On Kyle Ryan and the improvised bullpen

Here’s what Tigers manager Brad Ausmus and pitching coach Jeff Jones saw in Kyle Ryan as they were looking for an alternative to Blaine Hardy for Monday’s series opener at Minnesota:

“Obviously we saw how he carried himself in his first outing against the White Sox. I knew, when I brought him in, there was going to be questions why Kyle Ryan, but the truth is, part of pitching in a pennant race is being able to control your emotions and relax and still be the same player you are, regardless of what’s happening in the game around you. And he just struck us as someone who could do that. And I can’t give you any hard evidence for it. We didn’t give him any psychological test. We just felt like he fit the mold of being able to do that. I can’t give you anything other than I guess some type of instinct.”

Here’s what Kyle Ryan said he felt as he warmed up during the eighth inning for a potential game-saving opportunity:

“I was shaking like a leaf on the mound in the bullpen, and then out on the mound on the field I was still shaking, just knowing I’m coming into a situation where I need to get two outs.”

It worked out. After so many logical situations that didn’t work out that inning — Joba Chamberlain starting his usual inning, Phil Coke facing a left-handed hitter he has owned for the last few years, Al Alburquerque facing a right-handed hitter he has generally owned — Ryan making his third Major League appearance with one out and the go-ahead run in scoring position in the eighth inning did.

“I needed a double play,” Ryan said, “so I went out there and did what it took.”

Two factors, beyond Max Scherzer’s middle-inning damage, shaped the way that inning came together:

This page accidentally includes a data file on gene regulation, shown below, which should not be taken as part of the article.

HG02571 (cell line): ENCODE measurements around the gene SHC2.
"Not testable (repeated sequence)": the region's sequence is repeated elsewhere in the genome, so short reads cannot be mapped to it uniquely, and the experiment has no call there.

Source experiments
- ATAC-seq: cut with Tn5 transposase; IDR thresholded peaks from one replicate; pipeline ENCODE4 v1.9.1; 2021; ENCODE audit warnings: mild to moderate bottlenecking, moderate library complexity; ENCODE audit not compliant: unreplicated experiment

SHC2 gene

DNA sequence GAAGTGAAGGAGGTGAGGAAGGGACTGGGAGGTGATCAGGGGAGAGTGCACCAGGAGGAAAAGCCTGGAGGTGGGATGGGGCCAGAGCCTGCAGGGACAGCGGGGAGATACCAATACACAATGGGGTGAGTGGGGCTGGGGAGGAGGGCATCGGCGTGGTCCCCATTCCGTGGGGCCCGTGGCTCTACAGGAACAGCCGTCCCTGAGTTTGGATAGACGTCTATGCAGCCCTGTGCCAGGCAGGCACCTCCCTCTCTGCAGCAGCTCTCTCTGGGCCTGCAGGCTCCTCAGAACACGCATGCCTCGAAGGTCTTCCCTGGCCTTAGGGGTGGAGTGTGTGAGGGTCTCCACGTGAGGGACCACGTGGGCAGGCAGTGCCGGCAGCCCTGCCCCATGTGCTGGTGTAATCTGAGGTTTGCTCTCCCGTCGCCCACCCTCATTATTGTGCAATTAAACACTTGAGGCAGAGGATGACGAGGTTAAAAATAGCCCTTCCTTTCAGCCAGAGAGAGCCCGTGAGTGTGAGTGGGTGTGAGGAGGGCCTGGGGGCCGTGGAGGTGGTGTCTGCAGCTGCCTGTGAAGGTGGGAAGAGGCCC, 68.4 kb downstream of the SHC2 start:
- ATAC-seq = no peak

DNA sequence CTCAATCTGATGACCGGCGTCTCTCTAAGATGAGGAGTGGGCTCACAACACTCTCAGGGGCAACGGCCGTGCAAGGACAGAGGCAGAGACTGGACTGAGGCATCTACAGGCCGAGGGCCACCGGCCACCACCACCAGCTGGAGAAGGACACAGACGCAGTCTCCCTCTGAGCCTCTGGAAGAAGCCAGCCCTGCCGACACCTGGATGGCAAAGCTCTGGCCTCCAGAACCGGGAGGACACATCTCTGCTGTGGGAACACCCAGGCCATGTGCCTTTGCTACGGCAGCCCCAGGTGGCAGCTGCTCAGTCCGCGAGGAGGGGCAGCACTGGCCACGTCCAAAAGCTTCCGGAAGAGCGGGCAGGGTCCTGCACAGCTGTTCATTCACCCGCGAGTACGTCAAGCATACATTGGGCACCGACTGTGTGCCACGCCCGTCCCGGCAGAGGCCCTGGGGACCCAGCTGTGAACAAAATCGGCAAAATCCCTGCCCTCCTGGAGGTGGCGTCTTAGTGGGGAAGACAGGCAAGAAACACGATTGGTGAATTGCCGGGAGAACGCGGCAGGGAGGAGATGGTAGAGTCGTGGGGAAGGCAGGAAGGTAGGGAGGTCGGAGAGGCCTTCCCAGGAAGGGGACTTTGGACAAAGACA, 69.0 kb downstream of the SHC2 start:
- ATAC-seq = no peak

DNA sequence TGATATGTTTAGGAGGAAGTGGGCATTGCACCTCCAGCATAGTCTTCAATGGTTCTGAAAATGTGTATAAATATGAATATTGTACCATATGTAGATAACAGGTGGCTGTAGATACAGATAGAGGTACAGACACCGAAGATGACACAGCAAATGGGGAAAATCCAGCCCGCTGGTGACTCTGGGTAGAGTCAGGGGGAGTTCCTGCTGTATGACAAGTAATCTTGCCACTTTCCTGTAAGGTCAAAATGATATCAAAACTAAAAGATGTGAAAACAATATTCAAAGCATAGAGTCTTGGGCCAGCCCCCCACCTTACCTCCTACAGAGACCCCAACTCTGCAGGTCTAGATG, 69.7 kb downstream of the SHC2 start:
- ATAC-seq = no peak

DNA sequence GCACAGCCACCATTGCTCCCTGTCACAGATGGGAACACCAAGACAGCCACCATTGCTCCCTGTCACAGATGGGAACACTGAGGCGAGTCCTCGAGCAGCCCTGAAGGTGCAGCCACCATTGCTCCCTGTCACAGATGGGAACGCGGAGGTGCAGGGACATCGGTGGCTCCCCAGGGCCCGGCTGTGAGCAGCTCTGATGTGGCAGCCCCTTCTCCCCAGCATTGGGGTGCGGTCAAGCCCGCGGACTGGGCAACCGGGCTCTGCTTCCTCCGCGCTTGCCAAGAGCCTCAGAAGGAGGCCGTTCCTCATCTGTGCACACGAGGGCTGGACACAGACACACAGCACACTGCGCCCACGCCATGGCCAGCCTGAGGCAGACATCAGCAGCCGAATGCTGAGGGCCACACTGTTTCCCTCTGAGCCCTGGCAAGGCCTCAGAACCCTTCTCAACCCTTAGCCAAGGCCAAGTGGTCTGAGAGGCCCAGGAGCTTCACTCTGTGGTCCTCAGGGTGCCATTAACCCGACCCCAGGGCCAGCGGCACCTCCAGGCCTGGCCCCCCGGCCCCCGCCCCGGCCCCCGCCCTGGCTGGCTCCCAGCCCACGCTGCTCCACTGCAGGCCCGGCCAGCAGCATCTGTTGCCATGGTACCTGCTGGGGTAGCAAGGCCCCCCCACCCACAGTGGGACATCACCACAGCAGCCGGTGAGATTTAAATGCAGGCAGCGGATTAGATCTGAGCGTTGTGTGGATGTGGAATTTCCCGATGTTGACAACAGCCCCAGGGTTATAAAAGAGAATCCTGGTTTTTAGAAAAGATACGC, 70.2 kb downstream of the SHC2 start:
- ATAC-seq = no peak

First, Joe Nathan was ruled out. Ausmus did not want to use him for a third day in a row after what he saw Sunday.

“Joe needed a day,” Ausmus said. “I talked to Joe after the game yesterday. I thought he looked a little tired, a little achy. He said he could go, but I just felt like give him a day today and he could go the next couple days.”

With Nathan out, Ausmus told Soria before the game that he’d be closing if the opportunity arose. That meant Soria would not be able for the eighth inning — not simply because of the traditional closer role, but because he has pitched more than three outs in a game only once in a year and a half since coming back from Tommy John surgery.

Second, as mentioned, was Hardy’s struggles.

“We need another lefty to be able to pitch late in games,” Ausmus said. “Blaine’s been scuffling a little bit with his command. Jonesy and I spoke about it before the game, who that lefty would be. In terms of handling the pressure, we thought Kyle Ryan could manage that.”

It was Ryan over Pat McCoy and Robbie Ray, both of whom have more Major League appearances and more relief work.

Had Nathan been available, it likely would’ve been moot. If Nathan had a save situation, Ausmus said, Soria likely would’ve entered in the eighth, probably after Mauer’s game-tying blooper off Phil Coke. He would not have pitched in place of Chamberlain, even though Chamberlain was pitching for a third straight game. Chamberlain’s pitch count in those two games was lower, including a seven-pitch inning on Sunday.

Still, from the first pitch, Chamberlain showed wear and tear.

“You could tell right away that Joba was tired,” Ausmus said. “His velocity wasn’t there. That’s why the short leash with him tonight. We tried to find another way to get through that eighth inning because you could tell he just didn’t have the zip on his fastball. His slider wasn’t sharp. Joba’s going to take the ball anytime you ask him to, but this was a day where you could just tell he wasn’t 100 percent.”